Section 3 of the Clayton Act, 15 U.S.C.S. § 14, makes illegal certain distribution practices. Generally, Section 3 of the Clayton Act makes it illegal to enter into tying arrangements, exclusive dealing contracts or requirements contracts if such arrangements or contracts tend to lessen competition.
In a tying arrangement, the customer is required to accept an undesired product in order to obtain a desired product. An exclusive dealing agreement requires the customer to obtain a desired product from only one supplier; for example, the beer distributor that wishes to distribute a particular label may be required to carry only that label. A requirements contract would provide that the purchaser would obtain all that it needs from a particular provider.
By its terms, Section 3 of the Clayton Act makes illegal the lease or sale in interstate or foreign commerce of goods or commodities for use in the United States conditioned upon restrictions upon the lessee or purchaser in dealing with competitors of the lessor or seller if competition is lessened substantially or there is a tendency toward creation of a monopoly. Each of these various elements of a Clayton Section 3 violation has been contested vigorously in litigation.
Rule of Reason
Tying arrangements usually are analyzed under the rule of reason rather than considered illegal per se unless the tying product (the desired product not made available to the customer unless an undesired product is also purchased or leased) is so unique or desirable that the seller has market power over the tying product. To show an illegal tying arrangement under the rule of reason, a plaintiff must show:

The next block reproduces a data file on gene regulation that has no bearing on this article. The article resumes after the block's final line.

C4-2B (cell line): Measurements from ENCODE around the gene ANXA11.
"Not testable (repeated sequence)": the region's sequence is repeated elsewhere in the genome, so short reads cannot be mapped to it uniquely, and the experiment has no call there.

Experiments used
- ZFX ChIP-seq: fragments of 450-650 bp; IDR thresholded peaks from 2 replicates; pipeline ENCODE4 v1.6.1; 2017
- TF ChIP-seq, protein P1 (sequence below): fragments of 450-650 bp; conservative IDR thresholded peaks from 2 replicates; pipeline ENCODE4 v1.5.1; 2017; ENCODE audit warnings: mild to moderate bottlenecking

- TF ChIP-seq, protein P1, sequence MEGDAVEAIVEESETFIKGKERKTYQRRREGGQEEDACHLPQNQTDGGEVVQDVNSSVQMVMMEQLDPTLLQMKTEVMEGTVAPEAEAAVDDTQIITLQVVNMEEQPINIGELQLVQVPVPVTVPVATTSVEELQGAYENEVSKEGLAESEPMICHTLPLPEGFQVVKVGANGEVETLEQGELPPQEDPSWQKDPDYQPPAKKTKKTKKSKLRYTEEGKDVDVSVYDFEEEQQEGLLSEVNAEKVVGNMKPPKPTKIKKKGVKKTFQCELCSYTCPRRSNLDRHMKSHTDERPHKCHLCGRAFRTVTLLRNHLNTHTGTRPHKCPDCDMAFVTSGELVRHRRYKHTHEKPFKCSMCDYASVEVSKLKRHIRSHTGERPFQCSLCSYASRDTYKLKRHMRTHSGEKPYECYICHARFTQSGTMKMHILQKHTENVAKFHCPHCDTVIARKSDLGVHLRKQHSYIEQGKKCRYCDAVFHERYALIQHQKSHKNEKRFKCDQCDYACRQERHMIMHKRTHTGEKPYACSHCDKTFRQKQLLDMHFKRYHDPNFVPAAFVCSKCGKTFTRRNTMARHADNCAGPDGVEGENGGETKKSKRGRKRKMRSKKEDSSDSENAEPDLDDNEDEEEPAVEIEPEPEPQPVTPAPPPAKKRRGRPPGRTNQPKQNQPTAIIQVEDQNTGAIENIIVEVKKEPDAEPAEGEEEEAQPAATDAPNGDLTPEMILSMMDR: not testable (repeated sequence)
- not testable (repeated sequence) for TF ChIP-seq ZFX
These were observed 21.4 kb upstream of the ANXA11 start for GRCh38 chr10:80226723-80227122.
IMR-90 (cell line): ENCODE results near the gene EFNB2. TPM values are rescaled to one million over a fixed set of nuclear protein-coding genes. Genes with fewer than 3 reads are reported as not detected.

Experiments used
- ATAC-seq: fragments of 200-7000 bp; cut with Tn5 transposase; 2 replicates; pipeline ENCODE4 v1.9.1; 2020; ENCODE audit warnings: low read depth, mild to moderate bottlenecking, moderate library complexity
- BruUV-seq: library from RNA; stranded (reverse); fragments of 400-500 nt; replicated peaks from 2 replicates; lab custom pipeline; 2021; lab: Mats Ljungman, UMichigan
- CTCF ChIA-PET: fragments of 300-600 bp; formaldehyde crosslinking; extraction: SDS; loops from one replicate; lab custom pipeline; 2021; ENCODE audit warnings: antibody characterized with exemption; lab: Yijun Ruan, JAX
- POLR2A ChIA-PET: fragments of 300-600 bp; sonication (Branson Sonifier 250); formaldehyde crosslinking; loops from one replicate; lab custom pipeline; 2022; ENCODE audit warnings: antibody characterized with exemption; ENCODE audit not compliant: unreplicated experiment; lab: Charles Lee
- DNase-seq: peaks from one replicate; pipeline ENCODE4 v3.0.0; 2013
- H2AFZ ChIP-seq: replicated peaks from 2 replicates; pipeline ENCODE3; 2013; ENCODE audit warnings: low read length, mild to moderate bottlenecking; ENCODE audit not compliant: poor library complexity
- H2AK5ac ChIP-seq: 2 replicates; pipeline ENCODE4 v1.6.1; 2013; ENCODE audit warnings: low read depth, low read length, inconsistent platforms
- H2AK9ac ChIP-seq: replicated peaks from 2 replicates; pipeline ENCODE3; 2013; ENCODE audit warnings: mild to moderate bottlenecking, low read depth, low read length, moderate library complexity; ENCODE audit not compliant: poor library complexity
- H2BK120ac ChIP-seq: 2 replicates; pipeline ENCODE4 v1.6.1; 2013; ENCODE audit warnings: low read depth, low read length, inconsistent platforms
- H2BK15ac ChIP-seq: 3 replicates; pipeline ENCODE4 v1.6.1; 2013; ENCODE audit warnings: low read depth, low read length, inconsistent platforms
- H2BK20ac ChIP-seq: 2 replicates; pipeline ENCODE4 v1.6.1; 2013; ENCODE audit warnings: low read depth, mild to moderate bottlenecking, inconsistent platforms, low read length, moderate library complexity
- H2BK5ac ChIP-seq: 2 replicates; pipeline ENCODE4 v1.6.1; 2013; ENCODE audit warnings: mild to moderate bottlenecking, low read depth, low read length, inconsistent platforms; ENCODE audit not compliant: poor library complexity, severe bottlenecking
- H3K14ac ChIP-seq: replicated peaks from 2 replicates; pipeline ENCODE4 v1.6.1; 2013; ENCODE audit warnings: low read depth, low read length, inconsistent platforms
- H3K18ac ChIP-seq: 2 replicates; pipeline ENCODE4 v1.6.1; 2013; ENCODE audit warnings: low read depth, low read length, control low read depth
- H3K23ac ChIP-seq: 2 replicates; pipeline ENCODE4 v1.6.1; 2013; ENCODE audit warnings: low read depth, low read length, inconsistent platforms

- Two or more separate products;
- The sale of one of the products conditioned on the sale of one or more of the other products;
- Economic power of the seller over the tying product;
- Foreclosure of significant business of other sellers and anticompetitive effect in the market for the tied product; and
- The lack of a valid justification of the seller for the tying arrangement.
The legality of exclusive dealing contracts and requirements contracts is measured according to the extent to which competitors are foreclosed from the relevant market. Factors to consider include the size of the share of the market being affected or the economic rationale for the arrangement. As concentration increases in a market, the legitimacy of proffered economic reasons such as insuring continued production is likely to receive greater scrutiny.